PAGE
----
The Slow Overturn of Democracy

5 09 2008

The Court and the Cross: The Religious Right’s Crusade to Reshape the Supreme Court
Frederick S. Lane
Beacon
June 2008, 288 pages, $24.95

Review by Derek Beres

Anyone unfamiliar with the marriage between politics and religion—more specifically to this review, the current plight of certain members of the church to make America a Christian nation, as denoted in Frederick Lane’s subtitle, The Religious Right’s Crusade to Reshape the Supreme Court—need only to have watched the Saddleback Civil Forum on the Presidency on Saturday, 16 August. Watching pastor Rick Warren posit the same questions to Barack Obama and John McCain and, more importantly, watching their responses and the crowd’s reactions, was a perfect primer for anyone ignorant of just how entwined the two remain.

Credit freelance journalist Lane for an exceptional, insightful work illuminating both the history of America’s civil courts, and for showing how their evolution has brought us to where we are today—a country, he suggests, in danger of losing much of what we have stood for in terms of democracy and civil rights due to an ideological mindset perpetuated by a fringe culture that has been gathering increasing prominence and influence in the political arena.

When Warren put forth the question regarding which justice each candidate would not have nominated for the Supreme Court, the messages embedded inside every page of The Court and The Cross were brought to light. Obama initially suggested he would not have nominated Clarence Thomas, and then admitted Justice Antonin Scalia was not high on his list, either. Warren then asked about John Roberts, which may have hinted at an agenda to put Obama in a bad light in evangelical eyes. This is an important point: appointed Chief Justice by George Bush when William Rehnquist died of thyroid cancer in 2005, Roberts never sat well with the Christian Right, who, as Lane points out again and again, has made it a point in influencing our political leaders to beef up the Supreme Court with judges willing to overturn Roe vs. Wade.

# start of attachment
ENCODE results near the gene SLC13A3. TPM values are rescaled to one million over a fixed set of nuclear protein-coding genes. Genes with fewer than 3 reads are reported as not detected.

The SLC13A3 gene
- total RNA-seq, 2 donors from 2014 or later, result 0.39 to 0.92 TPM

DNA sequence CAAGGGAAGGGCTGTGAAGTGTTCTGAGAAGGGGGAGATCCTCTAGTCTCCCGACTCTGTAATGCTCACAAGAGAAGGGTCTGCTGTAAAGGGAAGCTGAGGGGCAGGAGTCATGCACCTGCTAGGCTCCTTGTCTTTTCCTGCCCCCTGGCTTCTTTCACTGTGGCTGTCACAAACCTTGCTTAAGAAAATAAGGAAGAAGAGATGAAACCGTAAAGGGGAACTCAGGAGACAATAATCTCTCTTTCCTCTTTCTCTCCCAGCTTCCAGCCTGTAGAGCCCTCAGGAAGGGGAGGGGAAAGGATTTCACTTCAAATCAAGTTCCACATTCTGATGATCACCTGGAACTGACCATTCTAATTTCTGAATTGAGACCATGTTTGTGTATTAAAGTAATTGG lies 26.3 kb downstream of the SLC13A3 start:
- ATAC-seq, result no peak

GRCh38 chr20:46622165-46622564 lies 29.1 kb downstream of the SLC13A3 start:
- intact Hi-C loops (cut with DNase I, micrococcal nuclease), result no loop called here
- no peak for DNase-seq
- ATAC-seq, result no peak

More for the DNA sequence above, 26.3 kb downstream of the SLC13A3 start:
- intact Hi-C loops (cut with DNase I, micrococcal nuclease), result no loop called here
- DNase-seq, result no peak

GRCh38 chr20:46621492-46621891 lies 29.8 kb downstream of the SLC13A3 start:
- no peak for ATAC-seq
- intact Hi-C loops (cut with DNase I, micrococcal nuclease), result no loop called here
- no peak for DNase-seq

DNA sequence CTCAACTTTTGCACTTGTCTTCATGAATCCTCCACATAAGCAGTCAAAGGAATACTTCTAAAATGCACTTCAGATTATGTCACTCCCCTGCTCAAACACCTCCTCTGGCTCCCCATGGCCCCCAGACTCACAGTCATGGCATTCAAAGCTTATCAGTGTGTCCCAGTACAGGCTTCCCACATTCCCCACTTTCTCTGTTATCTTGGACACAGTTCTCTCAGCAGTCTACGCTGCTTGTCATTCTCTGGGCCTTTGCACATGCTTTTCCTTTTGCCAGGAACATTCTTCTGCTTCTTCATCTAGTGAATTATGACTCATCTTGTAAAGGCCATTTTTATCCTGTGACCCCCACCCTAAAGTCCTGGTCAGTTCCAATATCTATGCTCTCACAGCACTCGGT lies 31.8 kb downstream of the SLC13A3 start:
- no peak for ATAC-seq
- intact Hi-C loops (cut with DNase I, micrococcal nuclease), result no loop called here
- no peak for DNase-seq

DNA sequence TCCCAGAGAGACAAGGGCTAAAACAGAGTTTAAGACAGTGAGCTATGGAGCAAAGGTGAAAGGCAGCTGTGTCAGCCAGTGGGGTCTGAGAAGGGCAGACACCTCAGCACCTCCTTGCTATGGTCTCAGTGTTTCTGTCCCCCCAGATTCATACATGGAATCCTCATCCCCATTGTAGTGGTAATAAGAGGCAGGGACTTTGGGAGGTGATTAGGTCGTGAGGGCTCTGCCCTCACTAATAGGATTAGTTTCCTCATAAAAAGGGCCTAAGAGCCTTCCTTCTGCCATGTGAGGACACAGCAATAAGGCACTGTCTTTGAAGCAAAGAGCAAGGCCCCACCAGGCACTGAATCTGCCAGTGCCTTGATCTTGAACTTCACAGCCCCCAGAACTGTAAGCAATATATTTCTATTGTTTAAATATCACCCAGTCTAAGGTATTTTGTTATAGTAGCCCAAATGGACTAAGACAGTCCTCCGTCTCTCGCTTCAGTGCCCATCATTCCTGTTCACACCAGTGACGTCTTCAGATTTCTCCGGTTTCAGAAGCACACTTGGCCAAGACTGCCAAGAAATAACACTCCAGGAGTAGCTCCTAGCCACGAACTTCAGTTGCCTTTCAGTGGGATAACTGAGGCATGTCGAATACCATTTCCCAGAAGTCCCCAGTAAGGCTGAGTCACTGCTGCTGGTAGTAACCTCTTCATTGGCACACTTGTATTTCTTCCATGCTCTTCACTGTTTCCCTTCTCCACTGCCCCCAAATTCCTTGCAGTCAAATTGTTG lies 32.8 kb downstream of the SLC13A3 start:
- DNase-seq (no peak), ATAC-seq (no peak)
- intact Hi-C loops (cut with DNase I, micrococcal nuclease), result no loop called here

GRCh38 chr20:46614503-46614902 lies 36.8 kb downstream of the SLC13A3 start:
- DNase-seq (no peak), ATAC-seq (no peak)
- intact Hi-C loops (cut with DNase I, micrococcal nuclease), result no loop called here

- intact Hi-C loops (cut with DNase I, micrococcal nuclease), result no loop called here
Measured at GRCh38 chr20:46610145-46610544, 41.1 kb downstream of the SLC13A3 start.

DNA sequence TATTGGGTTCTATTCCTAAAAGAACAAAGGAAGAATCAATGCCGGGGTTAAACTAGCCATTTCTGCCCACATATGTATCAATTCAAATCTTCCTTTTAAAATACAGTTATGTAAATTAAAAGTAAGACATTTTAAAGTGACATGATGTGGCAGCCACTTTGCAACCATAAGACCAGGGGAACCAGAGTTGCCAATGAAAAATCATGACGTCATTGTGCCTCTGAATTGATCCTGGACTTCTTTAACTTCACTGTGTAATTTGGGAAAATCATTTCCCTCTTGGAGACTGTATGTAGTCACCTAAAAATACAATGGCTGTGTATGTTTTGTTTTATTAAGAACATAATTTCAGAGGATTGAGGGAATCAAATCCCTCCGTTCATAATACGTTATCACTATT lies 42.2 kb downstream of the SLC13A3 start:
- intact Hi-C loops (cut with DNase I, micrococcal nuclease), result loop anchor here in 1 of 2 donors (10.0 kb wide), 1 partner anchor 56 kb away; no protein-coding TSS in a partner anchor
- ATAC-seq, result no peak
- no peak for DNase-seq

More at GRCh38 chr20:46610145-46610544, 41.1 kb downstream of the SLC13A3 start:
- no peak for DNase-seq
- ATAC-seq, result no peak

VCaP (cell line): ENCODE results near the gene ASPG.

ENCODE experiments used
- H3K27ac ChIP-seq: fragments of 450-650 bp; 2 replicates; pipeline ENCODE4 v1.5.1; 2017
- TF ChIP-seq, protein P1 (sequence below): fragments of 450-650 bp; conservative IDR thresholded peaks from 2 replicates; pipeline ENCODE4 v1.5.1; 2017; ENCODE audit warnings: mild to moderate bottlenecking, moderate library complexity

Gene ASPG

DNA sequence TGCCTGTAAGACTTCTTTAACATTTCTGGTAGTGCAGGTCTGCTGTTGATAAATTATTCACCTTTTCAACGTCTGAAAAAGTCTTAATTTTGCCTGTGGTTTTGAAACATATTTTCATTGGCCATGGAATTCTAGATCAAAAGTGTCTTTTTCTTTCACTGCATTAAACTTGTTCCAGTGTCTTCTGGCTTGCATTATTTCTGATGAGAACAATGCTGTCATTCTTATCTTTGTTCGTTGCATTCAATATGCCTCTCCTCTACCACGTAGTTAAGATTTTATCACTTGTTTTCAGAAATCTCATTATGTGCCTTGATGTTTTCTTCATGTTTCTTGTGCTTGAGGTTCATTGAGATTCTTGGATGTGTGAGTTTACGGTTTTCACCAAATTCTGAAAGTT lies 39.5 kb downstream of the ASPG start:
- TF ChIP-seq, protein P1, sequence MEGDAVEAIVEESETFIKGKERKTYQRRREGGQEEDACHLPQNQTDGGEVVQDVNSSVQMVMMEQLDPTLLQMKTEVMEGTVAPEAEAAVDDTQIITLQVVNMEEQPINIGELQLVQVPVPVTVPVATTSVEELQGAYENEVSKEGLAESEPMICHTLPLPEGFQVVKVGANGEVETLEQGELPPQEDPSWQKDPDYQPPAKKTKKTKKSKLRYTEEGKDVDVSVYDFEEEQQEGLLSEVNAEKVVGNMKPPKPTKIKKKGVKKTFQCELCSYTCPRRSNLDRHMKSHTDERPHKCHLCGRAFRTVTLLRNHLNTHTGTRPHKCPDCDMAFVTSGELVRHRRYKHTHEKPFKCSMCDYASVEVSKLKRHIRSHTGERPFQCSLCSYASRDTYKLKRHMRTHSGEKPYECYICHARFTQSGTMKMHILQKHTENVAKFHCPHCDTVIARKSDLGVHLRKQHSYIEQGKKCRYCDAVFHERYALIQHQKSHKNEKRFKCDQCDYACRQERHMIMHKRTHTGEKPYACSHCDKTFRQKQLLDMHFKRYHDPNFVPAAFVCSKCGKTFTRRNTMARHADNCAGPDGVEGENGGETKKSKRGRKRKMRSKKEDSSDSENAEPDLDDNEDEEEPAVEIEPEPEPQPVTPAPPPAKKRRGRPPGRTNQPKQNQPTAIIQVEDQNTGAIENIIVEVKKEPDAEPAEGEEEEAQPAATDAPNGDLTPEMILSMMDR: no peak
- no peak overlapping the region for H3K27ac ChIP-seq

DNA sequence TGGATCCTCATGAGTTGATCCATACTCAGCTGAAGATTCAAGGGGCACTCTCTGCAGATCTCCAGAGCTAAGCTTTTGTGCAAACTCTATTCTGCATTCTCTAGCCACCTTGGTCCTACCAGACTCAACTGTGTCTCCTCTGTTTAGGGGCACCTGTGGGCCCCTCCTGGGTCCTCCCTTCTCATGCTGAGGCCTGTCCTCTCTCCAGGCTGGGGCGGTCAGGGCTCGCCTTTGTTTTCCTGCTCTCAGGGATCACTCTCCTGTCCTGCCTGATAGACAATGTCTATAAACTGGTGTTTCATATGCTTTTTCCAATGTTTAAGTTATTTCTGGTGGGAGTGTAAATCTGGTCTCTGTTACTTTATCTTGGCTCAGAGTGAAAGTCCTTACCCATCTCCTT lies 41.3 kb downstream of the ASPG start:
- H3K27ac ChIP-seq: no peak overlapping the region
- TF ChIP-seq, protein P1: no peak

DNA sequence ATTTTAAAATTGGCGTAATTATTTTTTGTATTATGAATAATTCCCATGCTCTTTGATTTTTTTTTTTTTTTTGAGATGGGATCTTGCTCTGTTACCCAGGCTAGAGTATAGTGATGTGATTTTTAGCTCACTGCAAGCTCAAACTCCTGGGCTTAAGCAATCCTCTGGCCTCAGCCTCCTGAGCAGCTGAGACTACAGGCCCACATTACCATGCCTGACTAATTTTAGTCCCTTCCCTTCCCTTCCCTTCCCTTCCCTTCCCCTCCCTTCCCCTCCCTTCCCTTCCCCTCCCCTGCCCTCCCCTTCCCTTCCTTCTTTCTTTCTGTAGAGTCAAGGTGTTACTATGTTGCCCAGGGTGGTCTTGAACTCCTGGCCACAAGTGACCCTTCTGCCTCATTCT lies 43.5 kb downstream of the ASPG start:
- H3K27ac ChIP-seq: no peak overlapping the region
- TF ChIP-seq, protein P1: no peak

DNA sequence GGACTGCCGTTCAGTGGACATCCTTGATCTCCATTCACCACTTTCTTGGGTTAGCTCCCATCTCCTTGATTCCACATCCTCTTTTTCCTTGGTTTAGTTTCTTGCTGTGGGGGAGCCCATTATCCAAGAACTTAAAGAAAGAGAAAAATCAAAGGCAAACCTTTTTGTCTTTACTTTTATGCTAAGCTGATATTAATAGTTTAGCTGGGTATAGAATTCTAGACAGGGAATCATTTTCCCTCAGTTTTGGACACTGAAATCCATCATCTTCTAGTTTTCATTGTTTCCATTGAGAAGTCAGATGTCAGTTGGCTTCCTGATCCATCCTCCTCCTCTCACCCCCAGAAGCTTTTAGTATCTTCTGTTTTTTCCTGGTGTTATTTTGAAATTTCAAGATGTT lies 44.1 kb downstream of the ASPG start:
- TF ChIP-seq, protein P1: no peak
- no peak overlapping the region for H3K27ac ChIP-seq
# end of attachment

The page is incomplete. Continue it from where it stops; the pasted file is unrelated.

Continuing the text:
Warren never asked McCain his feelings on Roberts, though, and here is why: McCain declares he would not have nominated Justices Ginsburg, Breyer, Souter, and Stevens, four liberal members of the court. If any one of them should be replaced with a pro-life judge, it is feared that the possibility of Roe vs. Wade could be overturned—an issue McCain knows well, as he never tried to deny his stance, stating that birth starts at the moment of conception. To really show you how relevant a point this is to the Right, when asked another question by Warren, McCain returned to the bench, asking, “Are we going to get back to the importance of Supreme Court justices? When we speak of the issue of the rights of the unborn, we need to speak about judges.”

Read the full review on PopMatters.

Advertisements

Actions

Information

Leave a Reply

Fill in your details below or click an icon to log in:

WordPress.com Logo

You are commenting using your WordPress.com account. Log Out / Change )

Twitter picture

You are commenting using your Twitter account. Log Out / Change )

Facebook photo

You are commenting using your Facebook account. Log Out / Change )

Google+ photo

You are commenting using your Google+ account. Log Out / Change )

Connecting to %s




%d bloggers like this: